Gordon Cullen the eminent illustrator and urban designer described in the 1960s how an ugly urban traffic roundabout can be made into a memorable place that is elegant and pleasant to use and where people will want to visit and return.
Though Cullen’s example may seem elaborate, his principles can be applied to any street. A straightforward assessment of attractiveness is to ask “How good is your street?” Our checklist suggests things to look for that are good, bad or could be improved. A simple process to accentuate what is good and memorable in any street scene is to reduce street clutter.
Place-making has now developed to refer to the continual adjustment and management of public places, including streets, to promote people’s health, happiness and wellbeing, by being suitably adaptable for a wide range of people and activities.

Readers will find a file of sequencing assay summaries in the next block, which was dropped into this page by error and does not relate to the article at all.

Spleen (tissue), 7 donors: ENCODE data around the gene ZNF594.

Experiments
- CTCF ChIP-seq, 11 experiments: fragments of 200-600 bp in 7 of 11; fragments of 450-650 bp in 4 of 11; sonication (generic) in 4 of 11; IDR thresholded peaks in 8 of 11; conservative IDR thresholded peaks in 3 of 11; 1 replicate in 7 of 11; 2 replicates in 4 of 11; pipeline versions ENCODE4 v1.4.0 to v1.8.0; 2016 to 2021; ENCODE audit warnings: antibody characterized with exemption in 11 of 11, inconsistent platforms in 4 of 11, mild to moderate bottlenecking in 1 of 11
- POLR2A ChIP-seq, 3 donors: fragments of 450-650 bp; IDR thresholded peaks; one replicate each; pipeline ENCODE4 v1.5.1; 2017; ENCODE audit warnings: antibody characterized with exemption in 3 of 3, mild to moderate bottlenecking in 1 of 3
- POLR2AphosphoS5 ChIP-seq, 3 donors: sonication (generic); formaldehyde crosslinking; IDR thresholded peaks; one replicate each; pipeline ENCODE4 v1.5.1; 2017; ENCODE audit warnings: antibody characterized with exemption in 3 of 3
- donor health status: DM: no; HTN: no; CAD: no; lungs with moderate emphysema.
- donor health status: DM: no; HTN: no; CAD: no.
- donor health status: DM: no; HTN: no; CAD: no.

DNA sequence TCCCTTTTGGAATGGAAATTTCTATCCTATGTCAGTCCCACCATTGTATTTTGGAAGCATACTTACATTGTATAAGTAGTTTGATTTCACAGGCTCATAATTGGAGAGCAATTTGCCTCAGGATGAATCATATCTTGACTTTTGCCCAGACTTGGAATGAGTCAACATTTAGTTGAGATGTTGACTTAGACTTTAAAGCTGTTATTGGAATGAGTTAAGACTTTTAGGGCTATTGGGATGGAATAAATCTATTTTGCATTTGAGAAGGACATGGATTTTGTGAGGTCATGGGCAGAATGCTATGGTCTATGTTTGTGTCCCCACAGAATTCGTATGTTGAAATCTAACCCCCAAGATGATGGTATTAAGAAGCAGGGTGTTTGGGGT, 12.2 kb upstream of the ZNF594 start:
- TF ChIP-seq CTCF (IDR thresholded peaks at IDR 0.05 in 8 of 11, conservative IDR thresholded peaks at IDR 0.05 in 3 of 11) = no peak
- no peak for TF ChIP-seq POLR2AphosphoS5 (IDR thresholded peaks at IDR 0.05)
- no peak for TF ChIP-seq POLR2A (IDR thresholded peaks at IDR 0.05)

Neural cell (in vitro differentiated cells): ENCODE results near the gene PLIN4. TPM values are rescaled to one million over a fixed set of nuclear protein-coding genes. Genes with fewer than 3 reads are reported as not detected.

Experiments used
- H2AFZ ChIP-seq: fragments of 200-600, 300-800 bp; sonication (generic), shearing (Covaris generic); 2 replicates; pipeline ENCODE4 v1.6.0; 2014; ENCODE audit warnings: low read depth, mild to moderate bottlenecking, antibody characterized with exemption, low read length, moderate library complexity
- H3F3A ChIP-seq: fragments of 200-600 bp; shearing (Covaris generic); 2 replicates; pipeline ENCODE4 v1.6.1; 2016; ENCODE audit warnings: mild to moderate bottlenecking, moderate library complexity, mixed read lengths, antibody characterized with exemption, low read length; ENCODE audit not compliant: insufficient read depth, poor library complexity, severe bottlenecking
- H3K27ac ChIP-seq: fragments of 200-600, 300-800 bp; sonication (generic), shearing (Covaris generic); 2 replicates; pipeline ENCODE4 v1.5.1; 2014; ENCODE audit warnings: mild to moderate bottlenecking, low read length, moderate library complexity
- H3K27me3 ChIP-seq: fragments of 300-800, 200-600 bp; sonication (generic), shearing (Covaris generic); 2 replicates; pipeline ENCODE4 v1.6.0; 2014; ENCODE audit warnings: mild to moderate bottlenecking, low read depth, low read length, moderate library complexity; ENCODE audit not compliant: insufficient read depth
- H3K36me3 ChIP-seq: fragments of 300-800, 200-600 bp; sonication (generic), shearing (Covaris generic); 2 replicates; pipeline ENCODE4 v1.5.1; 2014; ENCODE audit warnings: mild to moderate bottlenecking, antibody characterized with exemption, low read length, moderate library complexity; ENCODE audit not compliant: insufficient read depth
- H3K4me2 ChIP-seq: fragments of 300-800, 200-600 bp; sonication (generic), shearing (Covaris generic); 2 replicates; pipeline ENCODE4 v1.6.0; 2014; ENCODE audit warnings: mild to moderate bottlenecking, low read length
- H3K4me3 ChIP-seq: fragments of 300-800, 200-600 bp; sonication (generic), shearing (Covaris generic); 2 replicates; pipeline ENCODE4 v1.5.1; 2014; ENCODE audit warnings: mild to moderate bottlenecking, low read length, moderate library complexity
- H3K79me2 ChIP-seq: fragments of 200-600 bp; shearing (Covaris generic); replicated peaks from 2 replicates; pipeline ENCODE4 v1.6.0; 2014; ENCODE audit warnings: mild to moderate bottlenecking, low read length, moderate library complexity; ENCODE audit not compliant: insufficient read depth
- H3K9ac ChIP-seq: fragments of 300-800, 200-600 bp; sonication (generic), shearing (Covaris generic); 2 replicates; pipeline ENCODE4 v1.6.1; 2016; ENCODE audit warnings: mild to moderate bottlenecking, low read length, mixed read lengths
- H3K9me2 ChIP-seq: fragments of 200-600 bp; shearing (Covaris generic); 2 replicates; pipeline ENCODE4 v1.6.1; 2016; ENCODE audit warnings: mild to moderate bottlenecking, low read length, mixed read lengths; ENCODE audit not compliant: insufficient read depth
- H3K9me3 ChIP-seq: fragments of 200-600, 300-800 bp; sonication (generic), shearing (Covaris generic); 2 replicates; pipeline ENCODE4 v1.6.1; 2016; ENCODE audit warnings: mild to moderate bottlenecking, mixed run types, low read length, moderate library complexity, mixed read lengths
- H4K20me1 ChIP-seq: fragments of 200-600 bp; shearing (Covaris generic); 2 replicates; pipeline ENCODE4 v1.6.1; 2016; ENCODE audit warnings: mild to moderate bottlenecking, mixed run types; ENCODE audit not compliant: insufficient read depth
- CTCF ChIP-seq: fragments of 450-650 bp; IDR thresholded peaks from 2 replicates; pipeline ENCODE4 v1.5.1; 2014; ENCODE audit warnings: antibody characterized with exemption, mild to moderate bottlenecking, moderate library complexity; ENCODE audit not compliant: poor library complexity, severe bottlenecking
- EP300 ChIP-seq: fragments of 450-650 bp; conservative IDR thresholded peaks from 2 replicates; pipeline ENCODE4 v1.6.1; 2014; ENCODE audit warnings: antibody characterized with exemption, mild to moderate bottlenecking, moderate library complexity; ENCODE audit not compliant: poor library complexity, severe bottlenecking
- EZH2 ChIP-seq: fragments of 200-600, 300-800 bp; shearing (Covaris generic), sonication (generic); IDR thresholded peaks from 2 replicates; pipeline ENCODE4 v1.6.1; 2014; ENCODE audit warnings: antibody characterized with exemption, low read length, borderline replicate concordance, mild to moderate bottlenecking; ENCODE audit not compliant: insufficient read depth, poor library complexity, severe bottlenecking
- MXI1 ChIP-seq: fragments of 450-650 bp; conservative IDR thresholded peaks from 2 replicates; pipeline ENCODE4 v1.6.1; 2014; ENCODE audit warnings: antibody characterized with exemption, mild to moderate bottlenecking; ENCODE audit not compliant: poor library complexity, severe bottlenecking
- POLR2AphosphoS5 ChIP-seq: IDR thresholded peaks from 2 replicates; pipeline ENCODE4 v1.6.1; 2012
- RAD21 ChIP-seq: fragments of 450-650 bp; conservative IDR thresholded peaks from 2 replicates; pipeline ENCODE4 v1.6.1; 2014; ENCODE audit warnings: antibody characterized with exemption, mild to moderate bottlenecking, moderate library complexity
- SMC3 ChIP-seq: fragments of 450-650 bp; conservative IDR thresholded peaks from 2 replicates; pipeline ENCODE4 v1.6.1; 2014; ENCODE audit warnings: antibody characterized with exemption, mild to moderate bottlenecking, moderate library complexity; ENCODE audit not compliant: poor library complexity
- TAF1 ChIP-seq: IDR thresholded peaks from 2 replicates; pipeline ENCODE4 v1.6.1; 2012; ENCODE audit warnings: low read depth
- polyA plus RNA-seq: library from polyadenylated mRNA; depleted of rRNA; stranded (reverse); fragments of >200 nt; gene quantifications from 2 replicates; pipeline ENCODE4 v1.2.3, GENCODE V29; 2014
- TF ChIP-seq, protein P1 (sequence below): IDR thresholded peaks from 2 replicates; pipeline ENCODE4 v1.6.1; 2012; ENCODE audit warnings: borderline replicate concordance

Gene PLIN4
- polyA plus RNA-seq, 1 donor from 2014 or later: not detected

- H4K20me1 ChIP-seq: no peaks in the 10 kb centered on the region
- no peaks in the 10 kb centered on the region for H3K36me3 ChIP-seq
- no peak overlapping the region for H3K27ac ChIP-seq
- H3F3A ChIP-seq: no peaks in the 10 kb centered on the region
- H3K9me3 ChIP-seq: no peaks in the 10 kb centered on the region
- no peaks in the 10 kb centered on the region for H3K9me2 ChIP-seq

Essentially there need to be pleasant links and connections (footpaths, gardens, etc.) to and from other places, including the adjacent buildings.
The urban world is mapped out by roads but the differeneces between urban and suburban road layout can be different. Urbanism and road design go hand-in-hand and must be taken into account.